My younger brother and his wife are expecting their first baby ANY MINUTE. It’s now nearly a week late and we are all getting very excited and frustrated with the wait. Everything is ready. Bags packed. Beds made. Provisions provided. You know they should be enjoying this almost borrowed time, […]
Posted by Family Affairs on 29-11-2011 in BLOG tagged with birth / overdue baby / pregnancy Posted by Family Affairs on 29-11-2011 in BLOG tagged with bipolar / Black dog / depression / mental illness / Ruby Wax / social platform / tribe / website
When talking to Ruby on Saturday at our very glamourous Hennessy Gold cup event – look I’ve even found a photo that isn’t blurred of me, Ruby and Ingrid who is editor of Majesty Magazine:-
We talked for ages about Ruby’s new online project set up to help people with mental illness. They’ve got the basic website set up now – in “beta” form – ie the functionality isn’t all there yet, but they’d still like your views on what you think:-
The idea is that a social platform is provided to get more people talking and sharing their experiences of mental illness – you can find your own “tribe” depending on what you are looking for and then you can create and join forums, write blogs and get involved. There are videos of A list experts talking about mental illness.
Their official launch will be in January 2012, but in the meantime the organisers are hoping that you can contribute to the Black Dog Tribe experience by giving them your feedback and suggestions on how to improve our site via their “issuetracker.”
What a great idea.
Posted by Family Affairs on 28-11-2011 in BLOG tagged with Daisy / open mike night / Tony Bowen / White Horse Posted by Family Affairs on 28-11-2011 in BLOG tagged with cooking / KIDS / sweets / toffee
My 11 year old was immediately on the case. The minute I mentioned I’d found a rather delicious looking toffee recipe on a friend’s blog he was off out the door buying ingredients.
It’s easy. Tastes delicious. Not sure it’s cooked enough. Might have needed a teeny bit longer to set properly. But here it is. I think he might have to roll the squares up into balls and wrap them individually – what happened to those toffee sweets we used to have like that? In a red packet with each one wrapped in greaseproof white paper? Where have they gone?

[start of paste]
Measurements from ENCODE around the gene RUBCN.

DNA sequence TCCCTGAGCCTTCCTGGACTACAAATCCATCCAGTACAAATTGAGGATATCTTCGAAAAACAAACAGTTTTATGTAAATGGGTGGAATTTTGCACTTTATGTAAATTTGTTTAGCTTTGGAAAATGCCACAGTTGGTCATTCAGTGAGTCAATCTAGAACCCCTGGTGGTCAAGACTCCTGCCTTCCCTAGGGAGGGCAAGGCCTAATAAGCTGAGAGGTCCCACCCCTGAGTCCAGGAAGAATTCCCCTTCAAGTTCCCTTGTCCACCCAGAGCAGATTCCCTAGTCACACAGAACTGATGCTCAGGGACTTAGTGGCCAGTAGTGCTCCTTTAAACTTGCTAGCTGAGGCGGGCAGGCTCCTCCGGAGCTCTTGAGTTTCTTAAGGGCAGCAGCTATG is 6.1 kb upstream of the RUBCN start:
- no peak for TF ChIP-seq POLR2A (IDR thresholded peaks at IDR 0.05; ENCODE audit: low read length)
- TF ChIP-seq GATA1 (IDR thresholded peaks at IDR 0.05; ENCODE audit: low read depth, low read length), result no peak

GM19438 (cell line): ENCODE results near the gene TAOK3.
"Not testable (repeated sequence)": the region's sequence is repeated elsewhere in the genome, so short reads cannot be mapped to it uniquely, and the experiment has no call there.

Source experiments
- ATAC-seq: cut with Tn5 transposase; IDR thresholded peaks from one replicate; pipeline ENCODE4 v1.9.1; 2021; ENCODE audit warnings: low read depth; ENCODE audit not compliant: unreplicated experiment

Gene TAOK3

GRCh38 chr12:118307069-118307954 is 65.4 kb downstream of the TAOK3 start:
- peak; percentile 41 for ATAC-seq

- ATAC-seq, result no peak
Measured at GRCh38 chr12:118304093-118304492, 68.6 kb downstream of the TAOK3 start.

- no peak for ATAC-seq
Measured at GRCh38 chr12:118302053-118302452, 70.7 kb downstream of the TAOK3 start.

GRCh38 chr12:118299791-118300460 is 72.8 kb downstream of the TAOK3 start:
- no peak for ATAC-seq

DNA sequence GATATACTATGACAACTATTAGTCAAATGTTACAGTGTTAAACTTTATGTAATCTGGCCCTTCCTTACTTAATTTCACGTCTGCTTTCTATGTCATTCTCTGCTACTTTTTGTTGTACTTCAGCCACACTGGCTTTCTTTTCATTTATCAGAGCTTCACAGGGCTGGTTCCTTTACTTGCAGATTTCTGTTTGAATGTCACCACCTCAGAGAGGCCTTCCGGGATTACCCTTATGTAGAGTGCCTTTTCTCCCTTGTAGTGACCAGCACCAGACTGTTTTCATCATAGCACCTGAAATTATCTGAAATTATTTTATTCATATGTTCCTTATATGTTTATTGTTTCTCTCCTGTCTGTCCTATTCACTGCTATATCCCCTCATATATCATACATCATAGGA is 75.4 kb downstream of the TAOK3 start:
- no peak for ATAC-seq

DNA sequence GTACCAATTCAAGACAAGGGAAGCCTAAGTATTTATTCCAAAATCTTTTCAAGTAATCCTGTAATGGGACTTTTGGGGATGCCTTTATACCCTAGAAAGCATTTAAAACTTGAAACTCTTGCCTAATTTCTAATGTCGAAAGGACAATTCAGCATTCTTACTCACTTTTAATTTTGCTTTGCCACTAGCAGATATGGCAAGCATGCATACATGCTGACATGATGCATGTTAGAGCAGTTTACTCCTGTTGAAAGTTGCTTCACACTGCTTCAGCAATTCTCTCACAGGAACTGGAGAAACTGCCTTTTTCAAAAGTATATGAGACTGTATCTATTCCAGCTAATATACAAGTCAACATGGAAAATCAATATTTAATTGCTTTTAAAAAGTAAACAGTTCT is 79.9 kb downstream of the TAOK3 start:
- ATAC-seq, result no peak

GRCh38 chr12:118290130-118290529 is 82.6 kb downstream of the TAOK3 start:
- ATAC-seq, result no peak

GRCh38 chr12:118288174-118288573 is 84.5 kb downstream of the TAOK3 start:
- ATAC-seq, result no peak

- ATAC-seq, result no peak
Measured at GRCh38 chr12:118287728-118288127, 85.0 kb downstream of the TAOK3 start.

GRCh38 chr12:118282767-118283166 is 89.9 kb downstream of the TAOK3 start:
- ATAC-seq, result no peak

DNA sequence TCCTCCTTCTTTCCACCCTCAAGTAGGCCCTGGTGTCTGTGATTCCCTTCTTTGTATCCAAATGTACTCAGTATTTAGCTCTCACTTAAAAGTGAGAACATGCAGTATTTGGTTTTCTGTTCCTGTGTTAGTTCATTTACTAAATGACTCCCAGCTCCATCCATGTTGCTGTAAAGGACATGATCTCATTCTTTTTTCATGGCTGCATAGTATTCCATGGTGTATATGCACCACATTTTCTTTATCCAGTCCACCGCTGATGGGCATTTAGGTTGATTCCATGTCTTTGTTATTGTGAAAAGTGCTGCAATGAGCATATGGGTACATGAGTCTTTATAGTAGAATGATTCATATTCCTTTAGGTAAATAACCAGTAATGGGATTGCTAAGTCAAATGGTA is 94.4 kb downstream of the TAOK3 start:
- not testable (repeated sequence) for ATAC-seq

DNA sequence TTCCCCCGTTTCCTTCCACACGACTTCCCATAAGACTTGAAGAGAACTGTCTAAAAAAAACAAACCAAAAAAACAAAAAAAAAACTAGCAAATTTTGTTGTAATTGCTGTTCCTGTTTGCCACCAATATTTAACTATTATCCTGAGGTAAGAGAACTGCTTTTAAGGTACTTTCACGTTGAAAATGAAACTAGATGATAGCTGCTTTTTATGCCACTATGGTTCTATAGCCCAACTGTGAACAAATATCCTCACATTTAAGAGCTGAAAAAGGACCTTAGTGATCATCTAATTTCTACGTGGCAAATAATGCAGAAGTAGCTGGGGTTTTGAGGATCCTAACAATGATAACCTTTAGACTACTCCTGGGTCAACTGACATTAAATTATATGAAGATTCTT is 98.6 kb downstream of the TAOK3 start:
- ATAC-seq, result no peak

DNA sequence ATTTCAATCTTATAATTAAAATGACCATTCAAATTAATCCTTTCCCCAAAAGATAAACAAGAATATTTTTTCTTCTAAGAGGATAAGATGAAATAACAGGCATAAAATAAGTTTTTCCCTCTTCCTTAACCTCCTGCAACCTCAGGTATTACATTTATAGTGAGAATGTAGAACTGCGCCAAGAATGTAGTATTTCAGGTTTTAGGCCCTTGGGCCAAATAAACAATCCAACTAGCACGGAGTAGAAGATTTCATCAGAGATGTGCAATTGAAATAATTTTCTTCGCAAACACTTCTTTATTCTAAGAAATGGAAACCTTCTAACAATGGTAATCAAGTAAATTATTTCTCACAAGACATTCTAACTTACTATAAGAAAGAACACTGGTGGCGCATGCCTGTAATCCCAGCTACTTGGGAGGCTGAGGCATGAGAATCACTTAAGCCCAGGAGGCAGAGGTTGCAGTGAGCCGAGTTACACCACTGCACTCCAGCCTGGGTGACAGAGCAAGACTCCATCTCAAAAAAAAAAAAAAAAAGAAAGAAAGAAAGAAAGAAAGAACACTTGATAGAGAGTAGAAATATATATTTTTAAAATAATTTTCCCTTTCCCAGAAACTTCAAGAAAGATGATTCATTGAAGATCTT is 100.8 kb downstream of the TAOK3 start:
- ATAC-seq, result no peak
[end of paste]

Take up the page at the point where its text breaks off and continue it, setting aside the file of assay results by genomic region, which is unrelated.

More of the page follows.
His brother and sister obviously like it – look what a mess they’ve made. He’s going to kill them:-
Check out the recipe here on Are We Nearly There Yet mummy’s blog. Yummy.
Posted by Family Affairs on 28-11-2011 in BLOG
It was announced last week on the news that hugging is significantly on the up in the UK. A poll conducted by a skincare company last week found that we now hug each other 13 times a day, with the average hug lasting almost 10 seconds. We have apparently turned into serial huggers.
REALLY? What us Brits? Are you sure? If so who is doing all this hugging? I know it’s pretty popular amongst the teenagers but still – 13 times a day seems an awful lot of hugging. We all hug our children, of course, or our partners (if you’ve got them, which I haven’t at the moment so I am seriously missing hugs, which is probably why I’m writing about them, but anyway, getting off the point).
The survey suggests we are now hugging semi-strangers. How odd. It says the most popular hug is “handshake and lean”. I’ve never done one of those in my life. Have you?
The second most popular one is the bear hug, a proper full on clinch but again, I’m really not sure you do that to strangers do you? In fact generally speaking you only do that with the people you’re having sex with.
Or am I just deeply unfriendly?
Posted by Family Affairs on 28-11-2011 in BLOG tagged with dawn / frost / park / photograph / sunrise Posted by Family Affairs on 27-11-2011 in BLOG tagged with Beulah / Cathy Lette / Hennessy gold cup / Newbury races / Princess Anne / Richard Young / Ruby Wax / Salman Rushdie
I am SO disappointed – my camera let me down and I have got the worst selection of photographs imaginable from what was a massively packed celebrity day out.
My friend invited me to Newbury for this year’s running of The Hennessy Gold Cup and what a splendid day out it was. We were in the Hennessy box mingling with royalty and a very eclectic mix of lovely people. Richard Young, the celebrity photographer who I know from my EMI days was snapping away with his huge camera and I was behind him taking discreet photographs for my blog. RUBBISH. I had to keep pretending the photograph was great, but honestly, what a moment for my camera to simply give up doing it’s job.
Here was my best shot of Her Royal Highness Princess Anne:-
Then here was my friend with Ruby Wax – I mean honestly – I couldn’t have got a worse photo if I tried (and I took it three times and then had to pretend it was fine):-